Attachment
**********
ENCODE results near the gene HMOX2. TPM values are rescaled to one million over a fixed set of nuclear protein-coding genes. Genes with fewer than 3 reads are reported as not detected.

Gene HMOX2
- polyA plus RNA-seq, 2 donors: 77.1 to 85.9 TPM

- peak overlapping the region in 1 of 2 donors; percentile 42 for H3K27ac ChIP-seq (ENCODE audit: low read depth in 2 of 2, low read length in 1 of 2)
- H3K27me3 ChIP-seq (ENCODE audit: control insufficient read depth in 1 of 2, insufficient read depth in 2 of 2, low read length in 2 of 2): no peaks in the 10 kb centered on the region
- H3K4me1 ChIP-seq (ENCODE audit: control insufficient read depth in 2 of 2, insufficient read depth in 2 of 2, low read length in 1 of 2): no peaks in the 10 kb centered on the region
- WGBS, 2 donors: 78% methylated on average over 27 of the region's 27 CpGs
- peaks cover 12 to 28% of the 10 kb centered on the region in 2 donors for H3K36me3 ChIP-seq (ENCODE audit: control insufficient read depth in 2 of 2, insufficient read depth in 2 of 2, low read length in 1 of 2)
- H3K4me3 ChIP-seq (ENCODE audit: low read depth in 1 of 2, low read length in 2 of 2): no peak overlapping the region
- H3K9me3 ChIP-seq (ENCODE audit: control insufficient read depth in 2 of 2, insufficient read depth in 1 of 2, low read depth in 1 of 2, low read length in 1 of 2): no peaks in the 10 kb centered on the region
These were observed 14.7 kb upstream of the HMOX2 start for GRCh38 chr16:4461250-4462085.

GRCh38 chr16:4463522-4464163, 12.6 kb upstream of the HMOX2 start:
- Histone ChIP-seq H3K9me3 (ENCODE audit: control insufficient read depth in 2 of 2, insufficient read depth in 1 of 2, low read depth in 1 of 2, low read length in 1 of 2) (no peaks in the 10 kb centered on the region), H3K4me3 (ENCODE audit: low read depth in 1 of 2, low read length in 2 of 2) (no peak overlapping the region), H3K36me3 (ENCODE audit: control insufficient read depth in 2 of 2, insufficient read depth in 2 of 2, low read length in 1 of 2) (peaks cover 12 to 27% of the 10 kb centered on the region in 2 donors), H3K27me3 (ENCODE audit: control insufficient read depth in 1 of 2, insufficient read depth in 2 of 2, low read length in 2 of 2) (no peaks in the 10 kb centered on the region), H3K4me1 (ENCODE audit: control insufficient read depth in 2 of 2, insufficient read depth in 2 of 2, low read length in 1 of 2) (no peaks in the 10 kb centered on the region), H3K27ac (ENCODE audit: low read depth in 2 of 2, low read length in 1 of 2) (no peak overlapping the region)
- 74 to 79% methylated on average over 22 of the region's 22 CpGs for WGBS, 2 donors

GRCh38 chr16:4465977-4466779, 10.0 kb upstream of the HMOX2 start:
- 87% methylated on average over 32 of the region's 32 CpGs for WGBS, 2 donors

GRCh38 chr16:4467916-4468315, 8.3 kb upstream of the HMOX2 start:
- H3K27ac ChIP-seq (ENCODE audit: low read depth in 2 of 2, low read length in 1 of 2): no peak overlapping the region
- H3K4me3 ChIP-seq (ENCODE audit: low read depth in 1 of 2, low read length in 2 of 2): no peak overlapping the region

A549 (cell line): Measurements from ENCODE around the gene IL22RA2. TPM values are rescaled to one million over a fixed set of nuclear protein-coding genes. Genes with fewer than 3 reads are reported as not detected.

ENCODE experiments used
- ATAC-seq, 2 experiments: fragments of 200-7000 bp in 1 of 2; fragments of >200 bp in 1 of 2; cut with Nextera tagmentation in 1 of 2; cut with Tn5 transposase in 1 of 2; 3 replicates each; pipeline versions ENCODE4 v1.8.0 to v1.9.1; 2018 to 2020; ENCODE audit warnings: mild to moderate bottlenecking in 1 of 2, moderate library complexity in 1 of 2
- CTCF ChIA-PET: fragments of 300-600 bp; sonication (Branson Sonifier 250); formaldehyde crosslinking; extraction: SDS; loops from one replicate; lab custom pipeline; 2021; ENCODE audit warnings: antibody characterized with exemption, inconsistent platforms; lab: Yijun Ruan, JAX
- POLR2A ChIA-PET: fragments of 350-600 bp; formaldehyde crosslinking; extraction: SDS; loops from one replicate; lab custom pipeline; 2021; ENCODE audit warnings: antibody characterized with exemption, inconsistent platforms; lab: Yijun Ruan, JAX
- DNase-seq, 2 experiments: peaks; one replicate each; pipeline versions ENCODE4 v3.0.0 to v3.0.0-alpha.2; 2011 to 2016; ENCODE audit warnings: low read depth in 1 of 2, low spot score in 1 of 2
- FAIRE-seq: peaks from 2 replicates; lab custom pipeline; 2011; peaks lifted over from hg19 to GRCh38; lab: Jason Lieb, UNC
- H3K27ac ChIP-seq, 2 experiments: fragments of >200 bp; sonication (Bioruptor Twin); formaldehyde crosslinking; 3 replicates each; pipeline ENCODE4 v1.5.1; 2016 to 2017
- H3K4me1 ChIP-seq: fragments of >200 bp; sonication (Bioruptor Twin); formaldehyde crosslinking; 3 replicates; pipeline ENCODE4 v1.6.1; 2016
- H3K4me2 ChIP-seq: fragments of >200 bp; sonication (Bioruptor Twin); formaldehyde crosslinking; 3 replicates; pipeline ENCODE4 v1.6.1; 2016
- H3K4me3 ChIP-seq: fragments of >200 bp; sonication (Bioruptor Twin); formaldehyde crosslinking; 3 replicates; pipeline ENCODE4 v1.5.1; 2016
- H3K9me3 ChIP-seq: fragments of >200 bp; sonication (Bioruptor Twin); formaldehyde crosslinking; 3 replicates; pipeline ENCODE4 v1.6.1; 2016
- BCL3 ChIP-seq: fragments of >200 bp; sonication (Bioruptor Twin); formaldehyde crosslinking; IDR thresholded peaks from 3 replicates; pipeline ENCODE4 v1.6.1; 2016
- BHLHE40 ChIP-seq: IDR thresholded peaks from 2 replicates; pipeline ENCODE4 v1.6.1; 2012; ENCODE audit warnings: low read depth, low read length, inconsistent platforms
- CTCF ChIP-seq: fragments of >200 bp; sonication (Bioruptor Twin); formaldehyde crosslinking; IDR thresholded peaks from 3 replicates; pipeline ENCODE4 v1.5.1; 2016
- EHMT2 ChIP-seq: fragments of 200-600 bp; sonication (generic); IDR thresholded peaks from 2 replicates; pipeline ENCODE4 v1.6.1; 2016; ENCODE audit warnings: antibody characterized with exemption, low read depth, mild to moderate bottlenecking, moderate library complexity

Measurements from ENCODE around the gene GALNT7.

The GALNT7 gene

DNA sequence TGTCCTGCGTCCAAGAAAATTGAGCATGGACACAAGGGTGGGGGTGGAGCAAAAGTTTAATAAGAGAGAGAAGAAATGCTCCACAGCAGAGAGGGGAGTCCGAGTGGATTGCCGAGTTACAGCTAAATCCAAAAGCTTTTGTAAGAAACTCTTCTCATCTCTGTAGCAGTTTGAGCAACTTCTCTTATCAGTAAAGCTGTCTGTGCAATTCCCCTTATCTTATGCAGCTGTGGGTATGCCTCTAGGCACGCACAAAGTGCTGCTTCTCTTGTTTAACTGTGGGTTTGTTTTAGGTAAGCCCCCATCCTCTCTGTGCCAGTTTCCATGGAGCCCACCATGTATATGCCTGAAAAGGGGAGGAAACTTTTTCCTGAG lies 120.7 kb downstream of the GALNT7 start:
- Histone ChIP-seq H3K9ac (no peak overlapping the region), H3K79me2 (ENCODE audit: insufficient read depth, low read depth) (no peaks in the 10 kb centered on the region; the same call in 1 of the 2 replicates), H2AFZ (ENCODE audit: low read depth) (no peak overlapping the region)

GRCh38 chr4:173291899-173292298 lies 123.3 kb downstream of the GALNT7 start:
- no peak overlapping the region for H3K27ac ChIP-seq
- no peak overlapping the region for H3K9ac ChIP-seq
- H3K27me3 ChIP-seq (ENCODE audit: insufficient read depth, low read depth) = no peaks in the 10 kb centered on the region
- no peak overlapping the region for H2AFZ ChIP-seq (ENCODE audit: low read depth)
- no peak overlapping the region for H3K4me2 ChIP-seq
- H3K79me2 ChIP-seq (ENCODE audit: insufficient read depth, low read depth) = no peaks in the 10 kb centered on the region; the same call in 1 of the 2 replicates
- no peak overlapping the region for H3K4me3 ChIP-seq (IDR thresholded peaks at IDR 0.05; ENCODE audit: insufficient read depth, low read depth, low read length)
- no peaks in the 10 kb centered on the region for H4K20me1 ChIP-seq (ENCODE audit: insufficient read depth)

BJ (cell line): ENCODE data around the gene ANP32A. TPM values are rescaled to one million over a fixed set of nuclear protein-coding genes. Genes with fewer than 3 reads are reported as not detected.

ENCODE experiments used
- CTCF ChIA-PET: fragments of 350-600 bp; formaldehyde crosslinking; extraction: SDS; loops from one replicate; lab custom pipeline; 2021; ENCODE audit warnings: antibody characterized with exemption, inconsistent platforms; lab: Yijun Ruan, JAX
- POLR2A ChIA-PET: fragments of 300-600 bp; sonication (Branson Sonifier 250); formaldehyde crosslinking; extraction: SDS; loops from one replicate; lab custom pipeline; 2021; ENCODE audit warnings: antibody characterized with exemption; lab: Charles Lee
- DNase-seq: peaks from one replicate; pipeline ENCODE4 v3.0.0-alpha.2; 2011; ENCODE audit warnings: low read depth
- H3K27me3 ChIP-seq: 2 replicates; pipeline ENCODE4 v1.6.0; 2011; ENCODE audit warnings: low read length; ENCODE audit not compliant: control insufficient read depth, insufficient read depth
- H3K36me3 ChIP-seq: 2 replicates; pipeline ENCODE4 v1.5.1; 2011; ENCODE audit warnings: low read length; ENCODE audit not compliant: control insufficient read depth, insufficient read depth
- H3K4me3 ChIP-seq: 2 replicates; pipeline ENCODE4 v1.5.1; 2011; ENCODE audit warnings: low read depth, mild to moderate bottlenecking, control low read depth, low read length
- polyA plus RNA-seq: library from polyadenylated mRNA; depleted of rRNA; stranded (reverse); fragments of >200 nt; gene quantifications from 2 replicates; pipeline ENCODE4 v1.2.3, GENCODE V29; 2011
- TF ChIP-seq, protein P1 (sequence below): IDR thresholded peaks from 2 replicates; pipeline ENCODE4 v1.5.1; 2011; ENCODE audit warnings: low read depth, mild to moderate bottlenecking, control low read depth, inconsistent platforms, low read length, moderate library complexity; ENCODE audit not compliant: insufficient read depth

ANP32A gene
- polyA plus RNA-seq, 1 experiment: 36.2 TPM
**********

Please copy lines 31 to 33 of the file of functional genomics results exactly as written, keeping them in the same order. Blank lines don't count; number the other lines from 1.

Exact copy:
- H3K9me3 ChIP-seq: fragments of >200 bp; sonication (Bioruptor Twin); formaldehyde crosslinking; 3 replicates; pipeline ENCODE4 v1.6.1; 2016
- BCL3 ChIP-seq: fragments of >200 bp; sonication (Bioruptor Twin); formaldehyde crosslinking; IDR thresholded peaks from 3 replicates; pipeline ENCODE4 v1.6.1; 2016
- BHLHE40 ChIP-seq: IDR thresholded peaks from 2 replicates; pipeline ENCODE4 v1.6.1; 2012; ENCODE audit warnings: low read depth, low read length, inconsistent platforms